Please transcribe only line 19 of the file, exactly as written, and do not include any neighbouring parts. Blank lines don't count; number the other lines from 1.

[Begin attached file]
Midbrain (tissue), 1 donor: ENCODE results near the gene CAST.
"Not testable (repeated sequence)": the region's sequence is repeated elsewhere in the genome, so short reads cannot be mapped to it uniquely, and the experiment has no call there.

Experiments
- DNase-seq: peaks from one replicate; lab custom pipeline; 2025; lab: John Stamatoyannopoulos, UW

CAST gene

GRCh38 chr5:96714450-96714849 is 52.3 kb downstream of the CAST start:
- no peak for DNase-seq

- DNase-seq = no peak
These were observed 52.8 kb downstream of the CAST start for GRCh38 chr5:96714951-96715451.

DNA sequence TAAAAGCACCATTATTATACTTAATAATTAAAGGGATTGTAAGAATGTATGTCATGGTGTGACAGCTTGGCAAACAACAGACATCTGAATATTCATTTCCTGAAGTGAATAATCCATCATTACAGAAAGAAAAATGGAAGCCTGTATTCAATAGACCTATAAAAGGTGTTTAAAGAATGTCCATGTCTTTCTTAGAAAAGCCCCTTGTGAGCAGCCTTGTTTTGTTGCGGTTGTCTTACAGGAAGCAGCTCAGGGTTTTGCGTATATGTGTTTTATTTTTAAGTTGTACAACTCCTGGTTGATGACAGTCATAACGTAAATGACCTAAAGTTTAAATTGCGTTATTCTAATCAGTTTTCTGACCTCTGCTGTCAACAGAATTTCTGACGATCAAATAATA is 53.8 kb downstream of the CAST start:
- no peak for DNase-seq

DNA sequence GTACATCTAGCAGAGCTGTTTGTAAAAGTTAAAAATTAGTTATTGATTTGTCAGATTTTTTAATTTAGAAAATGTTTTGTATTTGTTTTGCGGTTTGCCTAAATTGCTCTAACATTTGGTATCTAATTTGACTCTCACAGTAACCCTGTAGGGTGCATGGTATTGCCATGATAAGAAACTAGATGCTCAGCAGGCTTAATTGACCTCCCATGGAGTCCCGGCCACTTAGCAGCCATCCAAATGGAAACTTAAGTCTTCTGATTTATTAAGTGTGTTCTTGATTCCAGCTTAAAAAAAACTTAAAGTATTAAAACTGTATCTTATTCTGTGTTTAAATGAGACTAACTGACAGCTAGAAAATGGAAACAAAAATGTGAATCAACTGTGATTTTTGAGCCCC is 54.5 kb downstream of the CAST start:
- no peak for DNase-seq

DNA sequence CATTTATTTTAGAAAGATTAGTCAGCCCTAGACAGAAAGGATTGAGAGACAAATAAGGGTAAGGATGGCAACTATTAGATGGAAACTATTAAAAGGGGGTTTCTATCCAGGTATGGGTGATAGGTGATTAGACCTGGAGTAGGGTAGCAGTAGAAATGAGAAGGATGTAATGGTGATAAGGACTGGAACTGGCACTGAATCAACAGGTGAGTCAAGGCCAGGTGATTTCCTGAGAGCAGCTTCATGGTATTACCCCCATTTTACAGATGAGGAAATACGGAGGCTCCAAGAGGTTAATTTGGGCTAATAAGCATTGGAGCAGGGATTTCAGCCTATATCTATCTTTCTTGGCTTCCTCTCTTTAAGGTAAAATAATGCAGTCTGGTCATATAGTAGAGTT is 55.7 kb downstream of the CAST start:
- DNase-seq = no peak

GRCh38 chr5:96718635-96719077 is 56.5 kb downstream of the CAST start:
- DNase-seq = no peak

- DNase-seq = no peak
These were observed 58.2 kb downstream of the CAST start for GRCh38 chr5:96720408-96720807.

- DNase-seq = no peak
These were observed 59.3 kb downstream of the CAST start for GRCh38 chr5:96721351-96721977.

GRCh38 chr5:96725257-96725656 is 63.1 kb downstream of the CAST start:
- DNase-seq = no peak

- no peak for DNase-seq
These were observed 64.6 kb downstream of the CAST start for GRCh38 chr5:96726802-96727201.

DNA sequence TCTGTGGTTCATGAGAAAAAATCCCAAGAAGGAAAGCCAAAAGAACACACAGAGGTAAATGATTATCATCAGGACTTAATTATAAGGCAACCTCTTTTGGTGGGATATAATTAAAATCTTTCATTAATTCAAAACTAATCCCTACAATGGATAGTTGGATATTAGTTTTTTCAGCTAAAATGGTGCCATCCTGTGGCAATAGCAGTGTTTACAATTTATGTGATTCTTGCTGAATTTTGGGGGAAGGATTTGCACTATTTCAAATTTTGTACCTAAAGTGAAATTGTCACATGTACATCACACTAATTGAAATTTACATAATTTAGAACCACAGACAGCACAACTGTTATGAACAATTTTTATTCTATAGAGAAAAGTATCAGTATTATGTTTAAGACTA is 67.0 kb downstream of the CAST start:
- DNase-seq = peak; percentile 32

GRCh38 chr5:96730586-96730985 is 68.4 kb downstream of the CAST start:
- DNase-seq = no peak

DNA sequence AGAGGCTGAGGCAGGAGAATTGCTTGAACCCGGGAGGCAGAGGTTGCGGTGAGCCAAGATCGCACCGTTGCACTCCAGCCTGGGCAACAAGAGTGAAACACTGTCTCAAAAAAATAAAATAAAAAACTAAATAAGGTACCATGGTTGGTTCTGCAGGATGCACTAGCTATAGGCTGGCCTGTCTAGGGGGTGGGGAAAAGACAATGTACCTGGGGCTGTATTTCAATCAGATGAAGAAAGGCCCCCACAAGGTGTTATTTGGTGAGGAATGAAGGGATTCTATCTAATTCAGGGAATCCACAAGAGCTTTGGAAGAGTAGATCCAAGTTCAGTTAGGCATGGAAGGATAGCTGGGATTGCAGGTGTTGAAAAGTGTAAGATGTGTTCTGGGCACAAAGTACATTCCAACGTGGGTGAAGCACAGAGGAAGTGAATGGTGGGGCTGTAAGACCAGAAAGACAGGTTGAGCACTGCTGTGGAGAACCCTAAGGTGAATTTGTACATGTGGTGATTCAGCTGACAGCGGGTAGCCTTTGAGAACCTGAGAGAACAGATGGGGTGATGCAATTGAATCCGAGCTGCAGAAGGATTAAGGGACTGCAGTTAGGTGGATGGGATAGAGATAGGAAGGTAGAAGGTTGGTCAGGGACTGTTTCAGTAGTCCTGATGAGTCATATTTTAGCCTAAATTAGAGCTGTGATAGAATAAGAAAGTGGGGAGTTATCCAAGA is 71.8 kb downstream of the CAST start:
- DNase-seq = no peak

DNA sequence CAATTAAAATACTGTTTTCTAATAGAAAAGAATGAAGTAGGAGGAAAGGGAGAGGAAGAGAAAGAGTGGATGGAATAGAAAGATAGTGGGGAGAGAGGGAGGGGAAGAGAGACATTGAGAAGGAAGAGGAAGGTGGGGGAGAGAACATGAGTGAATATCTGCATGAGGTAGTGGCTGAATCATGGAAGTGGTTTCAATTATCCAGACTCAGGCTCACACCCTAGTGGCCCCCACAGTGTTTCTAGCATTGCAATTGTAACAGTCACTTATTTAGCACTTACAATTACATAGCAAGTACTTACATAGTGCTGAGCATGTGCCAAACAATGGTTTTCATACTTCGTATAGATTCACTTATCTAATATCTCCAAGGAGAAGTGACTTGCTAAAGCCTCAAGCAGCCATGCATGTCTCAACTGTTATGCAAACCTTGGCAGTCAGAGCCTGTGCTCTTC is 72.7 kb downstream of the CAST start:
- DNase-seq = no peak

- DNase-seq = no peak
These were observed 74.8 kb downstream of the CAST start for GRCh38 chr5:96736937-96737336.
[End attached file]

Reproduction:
These were observed 58.2 kb downstream of the CAST start for GRCh38 chr5:96720408-96720807.